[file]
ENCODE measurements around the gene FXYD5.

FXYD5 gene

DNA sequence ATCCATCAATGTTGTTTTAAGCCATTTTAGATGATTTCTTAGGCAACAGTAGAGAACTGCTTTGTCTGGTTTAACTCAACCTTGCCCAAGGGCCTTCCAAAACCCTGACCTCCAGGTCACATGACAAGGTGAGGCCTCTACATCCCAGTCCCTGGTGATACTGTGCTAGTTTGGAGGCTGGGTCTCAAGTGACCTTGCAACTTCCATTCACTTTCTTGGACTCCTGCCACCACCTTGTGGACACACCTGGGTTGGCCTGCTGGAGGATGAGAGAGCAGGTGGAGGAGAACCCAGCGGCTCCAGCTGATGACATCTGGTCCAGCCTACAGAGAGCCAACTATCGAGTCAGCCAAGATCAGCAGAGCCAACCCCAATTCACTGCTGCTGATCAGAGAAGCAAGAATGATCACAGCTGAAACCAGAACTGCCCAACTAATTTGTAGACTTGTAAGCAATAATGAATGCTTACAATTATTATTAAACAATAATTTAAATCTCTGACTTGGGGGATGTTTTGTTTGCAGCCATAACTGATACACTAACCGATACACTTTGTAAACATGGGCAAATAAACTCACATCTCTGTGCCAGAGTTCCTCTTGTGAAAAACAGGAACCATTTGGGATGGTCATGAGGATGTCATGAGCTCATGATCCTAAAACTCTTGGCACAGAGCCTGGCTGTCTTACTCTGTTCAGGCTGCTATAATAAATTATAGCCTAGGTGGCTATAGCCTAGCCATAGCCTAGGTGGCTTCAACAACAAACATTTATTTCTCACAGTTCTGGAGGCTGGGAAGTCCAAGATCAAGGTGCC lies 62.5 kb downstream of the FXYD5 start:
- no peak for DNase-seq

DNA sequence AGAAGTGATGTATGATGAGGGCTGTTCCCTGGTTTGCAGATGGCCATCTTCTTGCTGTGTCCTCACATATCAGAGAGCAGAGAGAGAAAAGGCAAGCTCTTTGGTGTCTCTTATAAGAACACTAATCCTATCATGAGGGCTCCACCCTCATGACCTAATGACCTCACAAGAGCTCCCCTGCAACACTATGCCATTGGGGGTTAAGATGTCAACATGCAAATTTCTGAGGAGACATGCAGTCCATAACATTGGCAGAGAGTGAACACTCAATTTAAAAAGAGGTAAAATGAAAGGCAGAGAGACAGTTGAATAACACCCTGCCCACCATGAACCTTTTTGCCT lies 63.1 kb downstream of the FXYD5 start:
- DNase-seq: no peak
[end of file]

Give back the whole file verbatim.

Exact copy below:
ENCODE measurements around the gene FXYD5.

FXYD5 gene

DNA sequence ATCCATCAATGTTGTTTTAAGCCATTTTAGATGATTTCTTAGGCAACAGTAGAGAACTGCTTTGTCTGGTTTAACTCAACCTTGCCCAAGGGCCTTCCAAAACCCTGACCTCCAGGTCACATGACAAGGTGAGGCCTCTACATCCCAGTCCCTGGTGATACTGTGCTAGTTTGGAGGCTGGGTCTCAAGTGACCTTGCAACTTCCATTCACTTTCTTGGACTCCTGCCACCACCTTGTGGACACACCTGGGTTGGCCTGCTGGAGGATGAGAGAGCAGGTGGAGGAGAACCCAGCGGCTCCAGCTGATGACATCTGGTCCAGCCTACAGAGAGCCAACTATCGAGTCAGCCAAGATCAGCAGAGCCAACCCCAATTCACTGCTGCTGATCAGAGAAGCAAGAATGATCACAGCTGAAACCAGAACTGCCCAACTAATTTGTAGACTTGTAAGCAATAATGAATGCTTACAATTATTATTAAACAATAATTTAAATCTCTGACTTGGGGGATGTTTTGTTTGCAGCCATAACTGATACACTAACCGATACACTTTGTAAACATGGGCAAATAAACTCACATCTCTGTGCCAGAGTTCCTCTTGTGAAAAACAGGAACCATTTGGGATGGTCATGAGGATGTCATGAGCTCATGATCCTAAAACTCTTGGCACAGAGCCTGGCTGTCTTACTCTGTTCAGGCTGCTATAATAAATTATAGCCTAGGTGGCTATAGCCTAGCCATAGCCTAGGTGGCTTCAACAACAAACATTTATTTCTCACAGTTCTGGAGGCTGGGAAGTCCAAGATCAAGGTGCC lies 62.5 kb downstream of the FXYD5 start:
- no peak for DNase-seq

DNA sequence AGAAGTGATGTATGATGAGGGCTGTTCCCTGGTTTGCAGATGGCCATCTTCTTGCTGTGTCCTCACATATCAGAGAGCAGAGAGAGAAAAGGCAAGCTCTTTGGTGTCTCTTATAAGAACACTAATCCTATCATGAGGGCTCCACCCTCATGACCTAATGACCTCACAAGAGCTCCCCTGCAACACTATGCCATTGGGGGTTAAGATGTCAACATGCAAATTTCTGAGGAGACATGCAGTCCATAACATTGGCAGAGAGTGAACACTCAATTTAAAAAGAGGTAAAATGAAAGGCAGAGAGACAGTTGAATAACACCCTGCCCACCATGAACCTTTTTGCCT lies 63.1 kb downstream of the FXYD5 start:
- DNase-seq: no peak